The Prism project was launched in 2007 with a primary goal of Integrating Web applications into the User’s desktop experience. The project realized this goal for some prominent applications, and many user contributed bundles have been produced which make it possible to launch popular websites directly from your desktop as separate applications in a distraction free browser window. The Prism project itself, and the ways that it has been applied, have given us deep insights into this void between traditional desktop applications and the Web.
An Evolving Web
Since 2007, however, a lot has changed. Recently, browsers have begun to explore ways to solve a lot of the same problems that Prism set out to solve: specifically, improving the discovery and launch experience of the Web applications that you care about the most. Our own Open Web Apps experiment is a move in this direction, allowing users to install Web Apps for frequently used sites to afford better launch and desktop integration.
In addition to this new notion of Web Apps, we’ve learned a lot about Web extension platforms – ways to safely offer Web code deeper hooks to interact with a user’s desktop. The add-on SDK is one example of our move to use standard Web technologies to rapidly build user facing tools that do more than we can safely allow in webpages. Technically, there are some important innovations present in the add-on SDK which make it easier for developers to use code written by others, and to generate sharable modules themselves.
Finally, Web technologies have come amazingly far in these three years. We now have a usable flex-box layout optimized for interface design, we have native video and audio rendering support, more options for local data storage, 3d acceleration of Web content, and a whole lot more.
The Shoulders of Giants
The Chromeless project was announced in 2010 and was built with the goal of “Making it possible to prototype browser applications in Web technologies”. The project itself is technically very similar to Prism: it is a task focused layer on top of XULRunner (the platform upon which Firefox is built). Chromeless, however, has become a more general project than Prism which may ultimately make it possible to author desktop applications that are indistinguishable from applications written with native technologies.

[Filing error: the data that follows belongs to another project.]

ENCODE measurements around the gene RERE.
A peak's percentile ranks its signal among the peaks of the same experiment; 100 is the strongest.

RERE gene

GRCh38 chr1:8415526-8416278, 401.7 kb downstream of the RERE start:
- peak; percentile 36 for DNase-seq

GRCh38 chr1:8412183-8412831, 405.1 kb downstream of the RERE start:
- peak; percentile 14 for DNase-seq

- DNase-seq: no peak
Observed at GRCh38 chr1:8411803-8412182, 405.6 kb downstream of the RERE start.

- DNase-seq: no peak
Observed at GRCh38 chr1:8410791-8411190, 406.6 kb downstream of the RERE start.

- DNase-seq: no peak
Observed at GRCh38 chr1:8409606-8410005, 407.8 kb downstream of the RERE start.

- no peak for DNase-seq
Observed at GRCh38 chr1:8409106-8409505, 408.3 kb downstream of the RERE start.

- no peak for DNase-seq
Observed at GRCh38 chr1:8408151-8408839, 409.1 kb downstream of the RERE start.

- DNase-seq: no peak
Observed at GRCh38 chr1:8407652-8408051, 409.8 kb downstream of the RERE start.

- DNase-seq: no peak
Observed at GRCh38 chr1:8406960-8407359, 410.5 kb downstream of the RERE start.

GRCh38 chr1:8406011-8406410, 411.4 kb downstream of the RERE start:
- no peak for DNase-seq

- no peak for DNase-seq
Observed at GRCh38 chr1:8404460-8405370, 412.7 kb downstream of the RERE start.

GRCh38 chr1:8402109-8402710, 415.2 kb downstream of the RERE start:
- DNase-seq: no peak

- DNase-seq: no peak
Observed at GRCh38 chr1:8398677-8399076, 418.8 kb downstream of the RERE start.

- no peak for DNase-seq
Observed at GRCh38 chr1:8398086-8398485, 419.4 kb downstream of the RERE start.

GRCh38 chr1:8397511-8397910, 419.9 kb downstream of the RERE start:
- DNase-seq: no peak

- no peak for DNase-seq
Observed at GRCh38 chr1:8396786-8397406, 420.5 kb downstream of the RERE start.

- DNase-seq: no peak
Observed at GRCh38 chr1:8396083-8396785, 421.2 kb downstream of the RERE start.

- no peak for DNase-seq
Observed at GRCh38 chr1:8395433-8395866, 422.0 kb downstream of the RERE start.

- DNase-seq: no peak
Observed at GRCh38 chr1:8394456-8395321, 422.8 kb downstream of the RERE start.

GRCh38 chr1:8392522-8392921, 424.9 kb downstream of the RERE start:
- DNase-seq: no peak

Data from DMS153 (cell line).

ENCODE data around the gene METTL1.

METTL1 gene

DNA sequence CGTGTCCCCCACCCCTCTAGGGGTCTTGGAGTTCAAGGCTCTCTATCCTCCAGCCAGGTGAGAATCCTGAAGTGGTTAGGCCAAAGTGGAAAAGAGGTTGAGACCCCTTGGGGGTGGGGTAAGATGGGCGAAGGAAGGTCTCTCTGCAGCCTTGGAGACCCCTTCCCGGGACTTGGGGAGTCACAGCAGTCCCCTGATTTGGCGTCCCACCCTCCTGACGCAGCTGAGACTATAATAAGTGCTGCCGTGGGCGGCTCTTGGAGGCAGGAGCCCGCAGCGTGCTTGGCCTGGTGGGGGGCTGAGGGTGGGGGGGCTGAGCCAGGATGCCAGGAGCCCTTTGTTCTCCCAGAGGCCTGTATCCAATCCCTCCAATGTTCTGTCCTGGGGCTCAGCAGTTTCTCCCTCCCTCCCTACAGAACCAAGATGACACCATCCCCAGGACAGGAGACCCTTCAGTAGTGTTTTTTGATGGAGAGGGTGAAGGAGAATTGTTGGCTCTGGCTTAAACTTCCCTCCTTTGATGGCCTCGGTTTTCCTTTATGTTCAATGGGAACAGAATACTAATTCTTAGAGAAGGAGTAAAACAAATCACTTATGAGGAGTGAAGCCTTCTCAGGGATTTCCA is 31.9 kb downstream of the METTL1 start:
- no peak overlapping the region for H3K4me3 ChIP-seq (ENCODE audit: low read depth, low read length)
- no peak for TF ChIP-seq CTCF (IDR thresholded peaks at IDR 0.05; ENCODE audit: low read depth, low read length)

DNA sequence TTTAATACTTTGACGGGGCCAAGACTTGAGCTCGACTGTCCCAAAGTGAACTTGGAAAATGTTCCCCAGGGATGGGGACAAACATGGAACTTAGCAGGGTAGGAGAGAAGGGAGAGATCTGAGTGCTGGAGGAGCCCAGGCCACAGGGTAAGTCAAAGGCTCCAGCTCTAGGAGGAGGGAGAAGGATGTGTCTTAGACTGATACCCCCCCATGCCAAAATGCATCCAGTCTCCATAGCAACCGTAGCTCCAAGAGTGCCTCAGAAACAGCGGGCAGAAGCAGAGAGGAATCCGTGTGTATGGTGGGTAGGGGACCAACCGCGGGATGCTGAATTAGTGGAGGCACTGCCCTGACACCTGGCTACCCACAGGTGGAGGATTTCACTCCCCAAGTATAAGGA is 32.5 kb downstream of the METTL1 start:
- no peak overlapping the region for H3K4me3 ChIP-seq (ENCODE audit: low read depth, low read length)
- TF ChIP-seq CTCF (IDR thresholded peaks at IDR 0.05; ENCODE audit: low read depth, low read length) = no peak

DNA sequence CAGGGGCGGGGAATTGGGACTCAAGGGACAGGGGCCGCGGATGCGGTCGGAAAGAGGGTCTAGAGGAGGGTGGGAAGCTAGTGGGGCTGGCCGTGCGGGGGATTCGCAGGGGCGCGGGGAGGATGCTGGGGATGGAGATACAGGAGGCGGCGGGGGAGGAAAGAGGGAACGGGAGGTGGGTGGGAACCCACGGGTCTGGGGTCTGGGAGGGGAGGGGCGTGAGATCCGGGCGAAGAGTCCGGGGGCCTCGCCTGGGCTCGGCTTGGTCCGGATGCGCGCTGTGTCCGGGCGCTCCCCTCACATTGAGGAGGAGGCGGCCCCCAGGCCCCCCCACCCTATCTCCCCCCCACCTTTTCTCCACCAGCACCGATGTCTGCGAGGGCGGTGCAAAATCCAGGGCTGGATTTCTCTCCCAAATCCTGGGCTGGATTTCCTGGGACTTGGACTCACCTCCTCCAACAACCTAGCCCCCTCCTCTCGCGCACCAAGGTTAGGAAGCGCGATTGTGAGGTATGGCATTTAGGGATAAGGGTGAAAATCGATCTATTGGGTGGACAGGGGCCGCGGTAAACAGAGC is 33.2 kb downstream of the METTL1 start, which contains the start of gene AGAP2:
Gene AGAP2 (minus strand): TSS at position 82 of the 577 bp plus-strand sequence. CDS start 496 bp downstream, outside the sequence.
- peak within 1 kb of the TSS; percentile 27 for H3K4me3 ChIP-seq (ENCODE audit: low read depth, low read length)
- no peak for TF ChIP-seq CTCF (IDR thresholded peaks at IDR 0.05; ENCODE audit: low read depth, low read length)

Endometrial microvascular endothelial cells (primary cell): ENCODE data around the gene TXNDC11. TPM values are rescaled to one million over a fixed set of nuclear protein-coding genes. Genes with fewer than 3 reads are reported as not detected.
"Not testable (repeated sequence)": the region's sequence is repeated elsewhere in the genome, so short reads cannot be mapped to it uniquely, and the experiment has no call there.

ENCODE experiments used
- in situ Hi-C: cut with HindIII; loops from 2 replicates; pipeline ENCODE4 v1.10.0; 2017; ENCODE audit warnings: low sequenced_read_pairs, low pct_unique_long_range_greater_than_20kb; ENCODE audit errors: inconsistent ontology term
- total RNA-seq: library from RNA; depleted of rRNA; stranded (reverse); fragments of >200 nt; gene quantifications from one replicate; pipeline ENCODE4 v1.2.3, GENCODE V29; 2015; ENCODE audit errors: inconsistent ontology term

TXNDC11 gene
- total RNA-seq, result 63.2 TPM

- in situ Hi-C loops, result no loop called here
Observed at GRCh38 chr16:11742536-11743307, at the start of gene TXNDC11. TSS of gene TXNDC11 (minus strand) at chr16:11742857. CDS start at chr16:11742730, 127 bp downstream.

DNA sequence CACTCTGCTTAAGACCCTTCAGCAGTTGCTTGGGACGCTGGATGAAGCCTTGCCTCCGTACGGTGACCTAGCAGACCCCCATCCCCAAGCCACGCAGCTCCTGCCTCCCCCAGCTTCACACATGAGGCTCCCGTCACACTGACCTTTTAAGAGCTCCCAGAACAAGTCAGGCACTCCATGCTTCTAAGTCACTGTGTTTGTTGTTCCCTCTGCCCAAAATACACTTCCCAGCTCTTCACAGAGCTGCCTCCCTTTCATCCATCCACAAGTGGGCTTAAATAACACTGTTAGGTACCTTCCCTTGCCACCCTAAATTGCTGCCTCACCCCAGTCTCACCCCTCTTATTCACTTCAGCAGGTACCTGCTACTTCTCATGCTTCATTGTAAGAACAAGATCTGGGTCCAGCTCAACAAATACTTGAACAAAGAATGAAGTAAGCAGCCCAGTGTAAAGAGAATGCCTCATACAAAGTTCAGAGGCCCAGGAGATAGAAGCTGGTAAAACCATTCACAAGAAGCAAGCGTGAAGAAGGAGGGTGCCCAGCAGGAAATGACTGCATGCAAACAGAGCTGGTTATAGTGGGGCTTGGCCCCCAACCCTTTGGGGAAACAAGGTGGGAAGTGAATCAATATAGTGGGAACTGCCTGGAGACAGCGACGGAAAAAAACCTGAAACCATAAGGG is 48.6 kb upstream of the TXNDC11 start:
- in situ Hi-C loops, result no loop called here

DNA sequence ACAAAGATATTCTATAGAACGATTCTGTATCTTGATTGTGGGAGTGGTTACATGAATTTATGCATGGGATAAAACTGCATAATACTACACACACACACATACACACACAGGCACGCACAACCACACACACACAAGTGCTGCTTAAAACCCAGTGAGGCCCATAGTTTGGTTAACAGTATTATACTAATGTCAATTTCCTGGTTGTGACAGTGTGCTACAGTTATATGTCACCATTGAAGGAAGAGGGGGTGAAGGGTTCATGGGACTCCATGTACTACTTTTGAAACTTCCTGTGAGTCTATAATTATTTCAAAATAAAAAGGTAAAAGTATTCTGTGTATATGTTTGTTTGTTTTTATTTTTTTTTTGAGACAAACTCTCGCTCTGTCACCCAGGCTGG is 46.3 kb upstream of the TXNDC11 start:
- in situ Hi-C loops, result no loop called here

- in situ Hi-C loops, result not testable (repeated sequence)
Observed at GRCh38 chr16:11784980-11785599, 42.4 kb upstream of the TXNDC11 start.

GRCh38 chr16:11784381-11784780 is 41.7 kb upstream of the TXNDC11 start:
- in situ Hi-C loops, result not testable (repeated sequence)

If Chromeless sounds more ambitious than Prism, that’s because it is. We can afford this ambition given all of the advances discussed above. Chromeless had a huge head start which has made it possible for the project to progress rapidly: the learnings and ideas of the Prism project, the mature Firefox application platform (XULRunner), and the code and rich community behind the add-on SDK project.
The World’s Changed, so Should We!
Given the vibrant community interest in Chromeless and its rapid progress, combined with Open Web Apps and the movement toward built-in browser support for “installable” Web sites, Mozilla Labs has decided to stop maintaining Prism. Instead, we’ll focus this energy into these other two complementary projects.
Obviously the Mozilla community is a much larger force than Mozilla Labs alone, and we encourage interested community members to continue working on whatever projects they feel are most important. At the same time we’d like to ask that you jump on our forums and give us your thoughts on this change.
More than just Browsers
The final change we’re announcing today takes the form of widening of the goal of the Chromeless project, that is specifically, we now want to Make it possible to build desktop applications with Web technologies. This change emphasizes two things: first we’re interested in ultimately building Chromeless into something that can be used to ship real products. Second, we want it to be possible to build standalone desktop applications in addition to browsers.
Thanks for reading, and we eagerly look forward to your continued ideas, and contributions. Stay tuned, as we’ll have some exciting updates in the coming month on the progress we’ve made with Chromeless.